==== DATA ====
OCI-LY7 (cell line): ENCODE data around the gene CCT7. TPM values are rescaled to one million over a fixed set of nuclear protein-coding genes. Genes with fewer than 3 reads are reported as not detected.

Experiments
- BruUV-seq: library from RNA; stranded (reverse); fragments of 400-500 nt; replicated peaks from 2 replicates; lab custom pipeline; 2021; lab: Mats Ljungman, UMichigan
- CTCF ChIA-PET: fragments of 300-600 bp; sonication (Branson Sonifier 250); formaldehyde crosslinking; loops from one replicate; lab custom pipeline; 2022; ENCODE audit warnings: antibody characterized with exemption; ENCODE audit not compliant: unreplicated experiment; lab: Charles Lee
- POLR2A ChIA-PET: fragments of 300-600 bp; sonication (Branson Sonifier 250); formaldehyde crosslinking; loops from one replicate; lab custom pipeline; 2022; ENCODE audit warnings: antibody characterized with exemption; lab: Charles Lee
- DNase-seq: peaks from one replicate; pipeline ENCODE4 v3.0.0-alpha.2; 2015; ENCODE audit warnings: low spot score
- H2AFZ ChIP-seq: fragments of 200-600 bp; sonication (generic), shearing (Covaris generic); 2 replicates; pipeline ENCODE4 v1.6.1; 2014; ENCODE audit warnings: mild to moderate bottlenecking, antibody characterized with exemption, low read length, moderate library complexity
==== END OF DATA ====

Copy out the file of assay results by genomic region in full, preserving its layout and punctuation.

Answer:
OCI-LY7 (cell line): ENCODE data around the gene CCT7. TPM values are rescaled to one million over a fixed set of nuclear protein-coding genes. Genes with fewer than 3 reads are reported as not detected.

Experiments
- BruUV-seq: library from RNA; stranded (reverse); fragments of 400-500 nt; replicated peaks from 2 replicates; lab custom pipeline; 2021; lab: Mats Ljungman, UMichigan
- CTCF ChIA-PET: fragments of 300-600 bp; sonication (Branson Sonifier 250); formaldehyde crosslinking; loops from one replicate; lab custom pipeline; 2022; ENCODE audit warnings: antibody characterized with exemption; ENCODE audit not compliant: unreplicated experiment; lab: Charles Lee
- POLR2A ChIA-PET: fragments of 300-600 bp; sonication (Branson Sonifier 250); formaldehyde crosslinking; loops from one replicate; lab custom pipeline; 2022; ENCODE audit warnings: antibody characterized with exemption; lab: Charles Lee
- DNase-seq: peaks from one replicate; pipeline ENCODE4 v3.0.0-alpha.2; 2015; ENCODE audit warnings: low spot score
- H2AFZ ChIP-seq: fragments of 200-600 bp; sonication (generic), shearing (Covaris generic); 2 replicates; pipeline ENCODE4 v1.6.1; 2014; ENCODE audit warnings: mild to moderate bottlenecking, antibody characterized with exemption, low read length, moderate library complexity